Can You Be Nice And Successful?March 29, 2013 6:22 am
The one common characteristic of wildly successful founders is this: They are generally very demanding, tough bosses which by definition makes them not so nice people. Not from a personal standpoint, but from a professional standpoint. Here is a challenge for you: Pick any successful entrepreneur. Think of three words that best describe him / her. Better still, use three short sentences to describe him / her. We bet ‘He/ She is a nice person’ will not be one of the three sentences, even if you repeat the experiment for, say 10 founders that you consider to be successful. The more successful the person is, the probability of the word ‘nice’ appearing anywhere close to their name drops down exponentially towards zero.
Well one can argue that essential winning traits – like the ability to say ‘No’, convincing others, getting things done – all of these make a person ‘not so nice’. We had identified these traits in our Brand New MBA Curriculum as well. But it is the corollary that we are worried about most – ‘if you are a nice person, you cannot be successful?’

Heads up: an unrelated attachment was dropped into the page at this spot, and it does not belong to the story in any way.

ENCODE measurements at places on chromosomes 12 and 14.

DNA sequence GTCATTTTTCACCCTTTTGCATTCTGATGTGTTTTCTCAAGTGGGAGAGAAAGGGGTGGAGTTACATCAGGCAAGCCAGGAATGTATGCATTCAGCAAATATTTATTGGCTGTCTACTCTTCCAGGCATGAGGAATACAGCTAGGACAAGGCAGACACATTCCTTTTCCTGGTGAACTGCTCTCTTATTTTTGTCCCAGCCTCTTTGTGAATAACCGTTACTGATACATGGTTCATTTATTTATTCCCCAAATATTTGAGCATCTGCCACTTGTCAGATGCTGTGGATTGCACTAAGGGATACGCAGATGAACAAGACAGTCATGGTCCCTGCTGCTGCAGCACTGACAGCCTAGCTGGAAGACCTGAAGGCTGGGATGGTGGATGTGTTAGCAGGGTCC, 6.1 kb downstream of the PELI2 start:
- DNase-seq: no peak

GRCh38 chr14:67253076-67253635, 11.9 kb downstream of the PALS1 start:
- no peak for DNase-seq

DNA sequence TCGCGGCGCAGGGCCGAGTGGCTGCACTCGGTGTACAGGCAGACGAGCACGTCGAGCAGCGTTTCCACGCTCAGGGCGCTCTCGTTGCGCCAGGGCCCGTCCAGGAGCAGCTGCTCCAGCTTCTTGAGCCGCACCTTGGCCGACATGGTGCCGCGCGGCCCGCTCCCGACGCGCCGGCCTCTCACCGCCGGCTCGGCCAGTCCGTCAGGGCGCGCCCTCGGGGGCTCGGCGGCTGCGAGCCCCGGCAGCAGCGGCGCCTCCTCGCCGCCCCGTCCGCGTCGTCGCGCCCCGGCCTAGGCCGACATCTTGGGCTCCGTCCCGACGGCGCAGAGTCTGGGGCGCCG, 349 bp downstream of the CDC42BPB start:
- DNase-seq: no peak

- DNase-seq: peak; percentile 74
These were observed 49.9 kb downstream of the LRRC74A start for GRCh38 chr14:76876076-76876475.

Well, we have one person supporting this theory (well, almost): Paul Graham.
“When we first knew the Octoparts they were lighthearted, cheery guys. Now when we talk to them they seem grimly determined. The electronic parts distributors are trying to squash them to keep their monopoly pricing. (If it strikes you as odd that people still order electronic parts out of thick paper catalogs in 2007, there’s a reason for that. The distributors want to prevent the transparency that comes from having prices online.) I feel kind of bad that we’ve transformed these guys from lighthearted to grimly determined. But that comes with the territory. If a startup succeeds, you get millions of dollars, and you don’t get that kind of money just by asking for it. You have to assume it takes some amount of pain.”
That definitely seems to support our theory here – ‘if you are a nice person, you cannot be successful?’ – Is that true? Or, are we confusing cause and effect?